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International Journal of Clinical & Medical Images

ISSN: 2376-0249

Case Blog - International Journal of Clinical & Medical Images (2014) Volume 1, Issue 10

Rare Association of Central Pontine Myelinolysis with Diabetic Hyperglycemia: CPM Associated with Hyperglycemia

Rare Association of Central Pontine Myelinolysis with Diabetic Hyperglycemia: CPM Associated with Hyperglycemia

Author(s): Yuh-Ming Chang*

A 56-year-old woman with a poorly controlled type-2 diabetes mellitus presented with progressive dysarthria, dysphagia, and general weakness for 5 days. On admission, she had 36.8°C temperature, 111/53 mmHg blood pressure, 59 beats/min heart rate, and 20 breaths/min respiratory rate. On neurological examination, she was lethargic with pseudobulbar palsy and quadriparesis. Laboratory studies revealed blood glucose was 545 mg/dL, HbA1c 17.3%, sodium 137 mEq/L, blood urea nitrogen 19 mg/dL, and calculated serum osmolality was 311 mOsm/kg. Emergent computed tomography of brain showed a central pontine hypodensity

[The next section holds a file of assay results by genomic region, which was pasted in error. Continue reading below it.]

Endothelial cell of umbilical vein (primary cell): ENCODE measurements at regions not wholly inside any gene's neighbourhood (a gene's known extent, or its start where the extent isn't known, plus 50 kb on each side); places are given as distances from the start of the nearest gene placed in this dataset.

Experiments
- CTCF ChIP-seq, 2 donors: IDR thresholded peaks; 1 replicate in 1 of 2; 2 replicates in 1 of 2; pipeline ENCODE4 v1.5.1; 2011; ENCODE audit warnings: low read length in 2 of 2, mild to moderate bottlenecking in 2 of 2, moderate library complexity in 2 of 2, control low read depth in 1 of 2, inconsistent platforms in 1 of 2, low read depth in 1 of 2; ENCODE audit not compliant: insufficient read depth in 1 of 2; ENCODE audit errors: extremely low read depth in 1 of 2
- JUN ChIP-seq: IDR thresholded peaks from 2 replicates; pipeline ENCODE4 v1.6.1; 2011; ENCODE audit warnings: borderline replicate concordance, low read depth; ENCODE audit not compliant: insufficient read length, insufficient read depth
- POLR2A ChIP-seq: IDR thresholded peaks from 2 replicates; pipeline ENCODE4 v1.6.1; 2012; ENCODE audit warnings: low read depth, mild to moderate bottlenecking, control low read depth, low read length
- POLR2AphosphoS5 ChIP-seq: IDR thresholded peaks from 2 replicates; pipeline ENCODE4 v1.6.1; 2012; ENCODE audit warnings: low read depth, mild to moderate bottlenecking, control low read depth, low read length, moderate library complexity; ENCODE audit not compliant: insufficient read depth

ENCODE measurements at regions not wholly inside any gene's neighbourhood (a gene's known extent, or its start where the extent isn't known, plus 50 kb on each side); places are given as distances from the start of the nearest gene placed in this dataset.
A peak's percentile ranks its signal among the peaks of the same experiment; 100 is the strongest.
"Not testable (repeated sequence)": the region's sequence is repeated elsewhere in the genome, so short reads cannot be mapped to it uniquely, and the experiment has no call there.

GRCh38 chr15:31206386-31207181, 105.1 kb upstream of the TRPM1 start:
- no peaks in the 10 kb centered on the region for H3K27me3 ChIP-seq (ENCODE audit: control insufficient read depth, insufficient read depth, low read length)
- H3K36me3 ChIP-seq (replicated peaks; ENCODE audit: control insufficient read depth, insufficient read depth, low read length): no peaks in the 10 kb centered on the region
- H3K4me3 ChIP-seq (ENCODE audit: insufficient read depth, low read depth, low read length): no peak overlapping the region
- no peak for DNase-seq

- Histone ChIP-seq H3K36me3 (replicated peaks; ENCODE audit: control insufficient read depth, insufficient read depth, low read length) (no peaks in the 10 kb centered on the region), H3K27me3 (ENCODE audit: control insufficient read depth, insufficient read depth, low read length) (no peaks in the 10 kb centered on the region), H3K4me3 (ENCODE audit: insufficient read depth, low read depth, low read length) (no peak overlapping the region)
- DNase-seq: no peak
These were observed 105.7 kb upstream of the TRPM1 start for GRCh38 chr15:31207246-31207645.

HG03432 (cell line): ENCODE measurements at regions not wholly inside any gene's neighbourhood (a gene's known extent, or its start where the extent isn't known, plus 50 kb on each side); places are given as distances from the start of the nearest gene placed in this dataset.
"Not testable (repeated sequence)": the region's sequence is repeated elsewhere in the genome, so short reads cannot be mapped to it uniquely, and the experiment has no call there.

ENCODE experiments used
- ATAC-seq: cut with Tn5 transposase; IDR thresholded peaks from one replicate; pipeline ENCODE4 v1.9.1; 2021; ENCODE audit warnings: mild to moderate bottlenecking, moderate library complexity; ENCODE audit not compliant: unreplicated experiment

(Figure 1). A follow-up Magnetic Resonance Imaging (MRI) of brain showed a central pontine hyperintensity with peripheral sparing on T2-Weighted (T2W) and Diffusion-Weighted (DW) images (Figure 2), consistent with acute Central Pontine Myelinolysis (CPM). After insulin infusion, her hyperglycemia was corrected and her neurological deficit improved gradually
after 1 month.

CPM is an acute noninflammatory demyelinating condition involving the central pons. Hyperosmotic stress result from rapid

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